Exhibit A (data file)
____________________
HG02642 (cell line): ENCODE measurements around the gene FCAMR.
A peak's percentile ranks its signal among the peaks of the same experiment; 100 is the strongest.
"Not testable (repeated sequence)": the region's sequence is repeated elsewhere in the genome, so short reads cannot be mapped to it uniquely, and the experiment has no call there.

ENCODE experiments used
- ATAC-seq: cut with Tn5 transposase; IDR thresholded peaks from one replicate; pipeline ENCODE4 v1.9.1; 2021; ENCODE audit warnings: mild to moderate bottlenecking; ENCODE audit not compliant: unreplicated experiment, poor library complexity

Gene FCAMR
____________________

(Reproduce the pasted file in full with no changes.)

HG02642 (cell line): ENCODE measurements around the gene FCAMR.
A peak's percentile ranks its signal among the peaks of the same experiment; 100 is the strongest.
"Not testable (repeated sequence)": the region's sequence is repeated elsewhere in the genome, so short reads cannot be mapped to it uniquely, and the experiment has no call there.

ENCODE experiments used
- ATAC-seq: cut with Tn5 transposase; IDR thresholded peaks from one replicate; pipeline ENCODE4 v1.9.1; 2021; ENCODE audit warnings: mild to moderate bottlenecking; ENCODE audit not compliant: unreplicated experiment, poor library complexity

Gene FCAMR